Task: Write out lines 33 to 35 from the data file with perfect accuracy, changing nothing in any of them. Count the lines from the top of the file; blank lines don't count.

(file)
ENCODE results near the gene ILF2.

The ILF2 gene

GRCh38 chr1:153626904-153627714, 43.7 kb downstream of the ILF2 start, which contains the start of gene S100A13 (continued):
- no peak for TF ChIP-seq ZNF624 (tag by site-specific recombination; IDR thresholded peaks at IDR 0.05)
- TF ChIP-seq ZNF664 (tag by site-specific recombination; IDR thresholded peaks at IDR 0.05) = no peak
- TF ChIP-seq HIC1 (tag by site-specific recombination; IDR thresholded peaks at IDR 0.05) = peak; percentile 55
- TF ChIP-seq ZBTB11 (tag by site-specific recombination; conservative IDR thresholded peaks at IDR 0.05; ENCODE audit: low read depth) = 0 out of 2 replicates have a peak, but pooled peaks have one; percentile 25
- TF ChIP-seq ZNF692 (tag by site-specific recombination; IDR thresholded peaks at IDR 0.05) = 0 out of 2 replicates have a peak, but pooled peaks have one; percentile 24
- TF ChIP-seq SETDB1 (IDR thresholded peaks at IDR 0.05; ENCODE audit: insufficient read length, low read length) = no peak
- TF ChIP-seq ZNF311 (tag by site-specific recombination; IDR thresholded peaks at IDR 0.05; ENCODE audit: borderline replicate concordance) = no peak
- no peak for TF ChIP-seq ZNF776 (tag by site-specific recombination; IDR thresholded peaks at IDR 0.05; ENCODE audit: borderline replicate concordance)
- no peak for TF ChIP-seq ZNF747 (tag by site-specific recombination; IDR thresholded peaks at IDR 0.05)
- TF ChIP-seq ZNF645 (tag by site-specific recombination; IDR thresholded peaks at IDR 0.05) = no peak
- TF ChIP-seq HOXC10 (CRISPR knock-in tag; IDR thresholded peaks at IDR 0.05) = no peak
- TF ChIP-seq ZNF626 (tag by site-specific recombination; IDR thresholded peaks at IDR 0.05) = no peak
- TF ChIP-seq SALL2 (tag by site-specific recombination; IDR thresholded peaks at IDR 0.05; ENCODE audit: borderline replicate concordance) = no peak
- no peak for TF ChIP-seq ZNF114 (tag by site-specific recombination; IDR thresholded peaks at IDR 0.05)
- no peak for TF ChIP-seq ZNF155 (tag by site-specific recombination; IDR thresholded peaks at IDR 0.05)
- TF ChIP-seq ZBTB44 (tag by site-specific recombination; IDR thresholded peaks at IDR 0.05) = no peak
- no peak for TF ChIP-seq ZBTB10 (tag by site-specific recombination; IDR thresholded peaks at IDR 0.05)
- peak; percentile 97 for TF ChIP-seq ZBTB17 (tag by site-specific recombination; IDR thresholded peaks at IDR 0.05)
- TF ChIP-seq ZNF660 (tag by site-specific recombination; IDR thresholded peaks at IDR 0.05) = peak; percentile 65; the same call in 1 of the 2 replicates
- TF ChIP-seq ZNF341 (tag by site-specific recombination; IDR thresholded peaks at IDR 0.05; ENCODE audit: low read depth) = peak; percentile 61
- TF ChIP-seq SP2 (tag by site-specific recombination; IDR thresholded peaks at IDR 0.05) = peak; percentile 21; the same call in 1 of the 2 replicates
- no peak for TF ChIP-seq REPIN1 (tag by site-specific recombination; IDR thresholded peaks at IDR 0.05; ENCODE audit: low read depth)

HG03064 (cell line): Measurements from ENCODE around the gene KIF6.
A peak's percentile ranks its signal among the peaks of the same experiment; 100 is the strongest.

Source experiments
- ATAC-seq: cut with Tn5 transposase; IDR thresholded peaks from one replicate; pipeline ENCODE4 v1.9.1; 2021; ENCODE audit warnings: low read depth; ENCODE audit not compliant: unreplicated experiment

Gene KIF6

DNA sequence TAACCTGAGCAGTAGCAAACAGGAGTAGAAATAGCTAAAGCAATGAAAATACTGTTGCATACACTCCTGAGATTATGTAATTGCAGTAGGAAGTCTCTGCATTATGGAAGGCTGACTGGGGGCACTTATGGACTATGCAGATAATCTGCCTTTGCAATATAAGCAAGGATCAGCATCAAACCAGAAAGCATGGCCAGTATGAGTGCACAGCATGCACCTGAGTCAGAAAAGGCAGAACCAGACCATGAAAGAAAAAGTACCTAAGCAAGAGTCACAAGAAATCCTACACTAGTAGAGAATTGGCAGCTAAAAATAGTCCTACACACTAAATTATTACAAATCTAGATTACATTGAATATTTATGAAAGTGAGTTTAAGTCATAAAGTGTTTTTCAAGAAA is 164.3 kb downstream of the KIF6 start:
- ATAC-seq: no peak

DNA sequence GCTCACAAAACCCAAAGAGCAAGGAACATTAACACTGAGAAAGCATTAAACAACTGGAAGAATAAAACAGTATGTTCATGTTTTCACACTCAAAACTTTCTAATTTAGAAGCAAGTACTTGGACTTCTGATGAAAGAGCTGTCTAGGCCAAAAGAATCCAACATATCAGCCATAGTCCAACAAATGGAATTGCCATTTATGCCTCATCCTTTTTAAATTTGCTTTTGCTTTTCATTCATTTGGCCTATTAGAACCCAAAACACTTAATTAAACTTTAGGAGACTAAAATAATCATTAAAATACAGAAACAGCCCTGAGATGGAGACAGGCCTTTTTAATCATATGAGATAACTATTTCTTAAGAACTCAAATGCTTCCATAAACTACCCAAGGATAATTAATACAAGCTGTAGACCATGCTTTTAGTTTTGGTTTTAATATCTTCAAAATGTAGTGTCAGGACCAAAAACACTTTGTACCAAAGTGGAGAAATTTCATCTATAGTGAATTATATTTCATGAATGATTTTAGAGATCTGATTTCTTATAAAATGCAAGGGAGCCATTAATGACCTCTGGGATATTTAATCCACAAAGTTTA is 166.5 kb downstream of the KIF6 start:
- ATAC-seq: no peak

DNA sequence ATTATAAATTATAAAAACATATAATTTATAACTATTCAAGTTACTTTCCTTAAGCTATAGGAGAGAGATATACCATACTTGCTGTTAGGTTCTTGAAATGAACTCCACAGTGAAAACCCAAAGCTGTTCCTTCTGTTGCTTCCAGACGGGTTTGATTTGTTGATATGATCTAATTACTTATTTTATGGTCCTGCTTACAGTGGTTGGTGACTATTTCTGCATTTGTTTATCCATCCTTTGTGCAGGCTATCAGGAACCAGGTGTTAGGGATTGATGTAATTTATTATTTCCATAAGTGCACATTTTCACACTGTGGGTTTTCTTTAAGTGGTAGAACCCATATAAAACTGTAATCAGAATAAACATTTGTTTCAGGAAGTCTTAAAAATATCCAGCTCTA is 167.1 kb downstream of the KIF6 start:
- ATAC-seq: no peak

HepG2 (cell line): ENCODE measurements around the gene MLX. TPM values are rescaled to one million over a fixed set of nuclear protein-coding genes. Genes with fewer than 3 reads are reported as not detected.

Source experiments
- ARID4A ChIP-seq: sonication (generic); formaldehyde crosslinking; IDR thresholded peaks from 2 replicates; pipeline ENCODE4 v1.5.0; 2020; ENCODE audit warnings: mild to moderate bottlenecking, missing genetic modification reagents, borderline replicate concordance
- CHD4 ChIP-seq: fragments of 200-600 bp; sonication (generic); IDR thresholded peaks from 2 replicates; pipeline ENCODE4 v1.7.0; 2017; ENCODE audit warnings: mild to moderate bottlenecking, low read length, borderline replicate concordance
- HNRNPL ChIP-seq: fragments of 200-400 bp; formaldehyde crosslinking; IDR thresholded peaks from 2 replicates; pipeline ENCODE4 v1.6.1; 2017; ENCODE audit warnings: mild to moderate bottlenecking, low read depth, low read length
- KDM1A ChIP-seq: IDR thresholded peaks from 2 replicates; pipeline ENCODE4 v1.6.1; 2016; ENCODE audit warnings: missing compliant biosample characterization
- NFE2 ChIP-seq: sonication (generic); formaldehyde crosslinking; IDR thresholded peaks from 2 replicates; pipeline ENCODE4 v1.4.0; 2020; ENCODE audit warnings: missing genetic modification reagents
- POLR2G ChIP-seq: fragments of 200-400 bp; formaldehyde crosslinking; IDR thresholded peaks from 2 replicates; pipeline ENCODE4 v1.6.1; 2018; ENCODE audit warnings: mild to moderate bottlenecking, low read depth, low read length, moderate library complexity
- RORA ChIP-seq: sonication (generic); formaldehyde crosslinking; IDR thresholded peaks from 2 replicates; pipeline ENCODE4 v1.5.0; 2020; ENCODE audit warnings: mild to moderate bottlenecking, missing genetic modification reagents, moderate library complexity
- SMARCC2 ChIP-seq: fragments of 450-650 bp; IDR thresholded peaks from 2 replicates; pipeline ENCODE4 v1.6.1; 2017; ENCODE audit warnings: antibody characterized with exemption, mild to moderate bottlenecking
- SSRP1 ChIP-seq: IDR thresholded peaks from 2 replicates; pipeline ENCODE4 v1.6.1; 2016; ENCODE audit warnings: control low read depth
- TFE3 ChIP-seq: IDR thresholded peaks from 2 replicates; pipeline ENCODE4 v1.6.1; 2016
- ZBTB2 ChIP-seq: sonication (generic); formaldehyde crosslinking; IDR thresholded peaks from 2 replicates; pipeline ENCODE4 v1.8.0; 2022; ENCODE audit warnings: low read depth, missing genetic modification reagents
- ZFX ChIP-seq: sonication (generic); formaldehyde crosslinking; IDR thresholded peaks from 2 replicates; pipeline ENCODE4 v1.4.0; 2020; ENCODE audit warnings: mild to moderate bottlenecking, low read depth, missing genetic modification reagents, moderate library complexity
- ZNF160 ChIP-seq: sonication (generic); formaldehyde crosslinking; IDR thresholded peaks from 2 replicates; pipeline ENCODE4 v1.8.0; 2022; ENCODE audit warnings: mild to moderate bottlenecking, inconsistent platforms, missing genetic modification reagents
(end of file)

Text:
DNA sequence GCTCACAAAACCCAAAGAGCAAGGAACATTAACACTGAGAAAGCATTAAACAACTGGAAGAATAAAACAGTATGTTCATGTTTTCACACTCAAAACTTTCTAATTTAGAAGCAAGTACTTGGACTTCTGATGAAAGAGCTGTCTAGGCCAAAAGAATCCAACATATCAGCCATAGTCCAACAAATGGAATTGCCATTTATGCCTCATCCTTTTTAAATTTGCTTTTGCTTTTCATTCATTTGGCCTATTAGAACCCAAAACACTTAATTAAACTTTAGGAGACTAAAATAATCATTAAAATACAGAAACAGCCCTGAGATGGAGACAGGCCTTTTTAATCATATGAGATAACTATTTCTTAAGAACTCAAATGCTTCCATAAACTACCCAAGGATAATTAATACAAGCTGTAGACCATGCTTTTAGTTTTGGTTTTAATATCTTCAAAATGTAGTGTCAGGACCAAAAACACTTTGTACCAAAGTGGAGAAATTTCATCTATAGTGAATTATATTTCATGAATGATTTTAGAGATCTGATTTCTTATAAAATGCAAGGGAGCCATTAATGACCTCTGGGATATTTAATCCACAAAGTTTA is 166.5 kb downstream of the KIF6 start:
- ATAC-seq: no peak

DNA sequence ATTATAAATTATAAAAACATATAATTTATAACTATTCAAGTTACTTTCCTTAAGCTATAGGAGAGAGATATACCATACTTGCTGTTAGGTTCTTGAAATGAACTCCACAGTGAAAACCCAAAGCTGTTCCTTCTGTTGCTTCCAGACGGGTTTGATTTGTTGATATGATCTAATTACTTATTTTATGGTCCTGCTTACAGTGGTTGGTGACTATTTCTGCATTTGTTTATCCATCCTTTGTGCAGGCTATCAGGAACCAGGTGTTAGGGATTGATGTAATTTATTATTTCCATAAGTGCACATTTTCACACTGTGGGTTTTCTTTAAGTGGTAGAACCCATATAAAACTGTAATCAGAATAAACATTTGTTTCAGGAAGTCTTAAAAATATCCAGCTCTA is 167.1 kb downstream of the KIF6 start: